Much of the work on OOO (object-oriented ontology) was developed (and critiqued) in the blogosphere. Part of the critique was that you cannot properly do philosophy in the blogosphere. There’s an interesting and important article in this for some webwise graduate student.
The four thinkers most commonly associated with OOO maintain blogs (alphabetically): Ian Bogost, Levi Bryant, Graham Harman, and Tim Morton. Bogost blogs the least of the four, and has posted on the limitations of blogging for philosophy (“less blogging, more working”). Morton has cut way back on long-form posts in the last two years or so, but his early development of hyperobjects took place in the blogosphere. I believe that Harman drafted The Quadruple Object in a seris of blog posts, though I can’t provide citations, and has blogged about the importance of blogging to the movement, again, no specific links ready to hand.
Oppostion, often quite fierce, came from many quarters. But I’ll cite only two. There’s Agent Swarm, the blog of Terrence Blake, an independent scholar trained as a philosopher in Australia but who moved to France to attend seminars by Beleuze and Lyotard. An Und Für Sich is a theology-oriented group blog that hosted two very critical posts by Alexander Galloway; these posts generated fierce multifaced debate and are much referenced in the blogosphere. At various times and places you’ll find posts attempting to keep track of the current state of the debate by providing lots of links to recent posts.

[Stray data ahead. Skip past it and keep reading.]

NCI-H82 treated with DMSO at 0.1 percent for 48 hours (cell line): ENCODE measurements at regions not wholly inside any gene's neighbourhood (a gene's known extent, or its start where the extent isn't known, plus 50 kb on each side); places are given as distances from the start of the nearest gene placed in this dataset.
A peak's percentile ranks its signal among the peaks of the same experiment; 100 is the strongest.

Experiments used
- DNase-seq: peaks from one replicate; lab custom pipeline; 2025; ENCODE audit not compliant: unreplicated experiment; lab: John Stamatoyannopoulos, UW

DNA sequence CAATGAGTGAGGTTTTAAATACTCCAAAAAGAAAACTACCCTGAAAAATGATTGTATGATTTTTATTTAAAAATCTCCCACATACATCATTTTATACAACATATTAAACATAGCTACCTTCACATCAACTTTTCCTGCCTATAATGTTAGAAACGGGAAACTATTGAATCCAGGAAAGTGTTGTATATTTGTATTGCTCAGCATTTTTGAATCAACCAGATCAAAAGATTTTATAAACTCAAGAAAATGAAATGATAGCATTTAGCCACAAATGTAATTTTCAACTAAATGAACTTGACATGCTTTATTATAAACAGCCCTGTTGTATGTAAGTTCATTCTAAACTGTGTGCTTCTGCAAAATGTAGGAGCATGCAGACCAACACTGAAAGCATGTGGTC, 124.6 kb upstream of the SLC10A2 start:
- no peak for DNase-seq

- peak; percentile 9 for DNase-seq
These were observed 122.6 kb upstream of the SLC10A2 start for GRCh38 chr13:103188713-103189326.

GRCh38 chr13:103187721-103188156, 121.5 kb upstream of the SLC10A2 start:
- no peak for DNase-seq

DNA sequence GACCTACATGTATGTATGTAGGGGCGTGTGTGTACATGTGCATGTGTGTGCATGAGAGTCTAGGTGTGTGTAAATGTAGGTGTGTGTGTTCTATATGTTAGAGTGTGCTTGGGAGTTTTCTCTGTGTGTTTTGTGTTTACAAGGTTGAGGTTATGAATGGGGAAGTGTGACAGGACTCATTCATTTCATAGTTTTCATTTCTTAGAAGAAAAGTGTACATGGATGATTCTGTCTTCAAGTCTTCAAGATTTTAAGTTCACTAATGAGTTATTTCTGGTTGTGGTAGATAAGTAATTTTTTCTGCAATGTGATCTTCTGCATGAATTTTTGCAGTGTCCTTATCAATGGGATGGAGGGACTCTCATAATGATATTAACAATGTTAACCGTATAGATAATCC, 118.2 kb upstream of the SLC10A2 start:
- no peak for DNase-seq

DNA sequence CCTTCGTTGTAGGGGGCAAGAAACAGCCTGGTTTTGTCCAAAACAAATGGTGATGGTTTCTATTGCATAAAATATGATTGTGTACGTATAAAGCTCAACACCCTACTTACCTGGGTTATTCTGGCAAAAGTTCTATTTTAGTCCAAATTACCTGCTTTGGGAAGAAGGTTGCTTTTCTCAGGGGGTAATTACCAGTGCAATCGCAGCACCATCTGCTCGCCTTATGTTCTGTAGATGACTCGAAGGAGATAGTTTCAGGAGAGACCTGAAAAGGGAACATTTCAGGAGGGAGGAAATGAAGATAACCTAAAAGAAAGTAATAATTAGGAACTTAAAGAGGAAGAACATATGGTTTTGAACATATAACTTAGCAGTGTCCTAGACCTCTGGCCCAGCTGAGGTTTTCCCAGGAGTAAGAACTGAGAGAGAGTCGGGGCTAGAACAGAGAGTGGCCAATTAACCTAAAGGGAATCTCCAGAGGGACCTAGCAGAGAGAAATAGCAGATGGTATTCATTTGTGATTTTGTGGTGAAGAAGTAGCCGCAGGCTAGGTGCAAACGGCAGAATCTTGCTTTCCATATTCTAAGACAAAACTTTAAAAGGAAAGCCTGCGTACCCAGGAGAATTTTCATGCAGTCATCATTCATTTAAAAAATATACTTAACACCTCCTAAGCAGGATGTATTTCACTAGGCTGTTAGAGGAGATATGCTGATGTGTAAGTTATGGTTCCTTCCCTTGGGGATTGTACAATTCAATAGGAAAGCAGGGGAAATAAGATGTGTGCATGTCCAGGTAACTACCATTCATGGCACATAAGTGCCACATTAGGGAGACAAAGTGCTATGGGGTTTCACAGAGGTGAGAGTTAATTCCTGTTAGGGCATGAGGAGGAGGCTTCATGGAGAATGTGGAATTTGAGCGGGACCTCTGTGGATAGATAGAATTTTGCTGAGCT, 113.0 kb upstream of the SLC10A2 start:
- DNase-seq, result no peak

I further note that while two of these philosophers are well-situated in the academic world, two of them are at peripheral institutions. Bogost is at Georgia Tech and Morton is at Rice, though he was at UCal Davis when he started his work on hyperobjects. Bryant is at a community college in Texas while Harman is at American University in Cairo. Was the blogosphere a hospitable environment for OOO because it is outside the hardcopy publication system and so less vulnerable to gatekeeping by the Old Guard, which has greater access to prestige jobs?
One cannot help but think that, to some undetermined extent, opposition to counting blogging as academic work reflects anxiety over the fact that the blogosphere is a threat to an otherwise well-established institutional pecking order.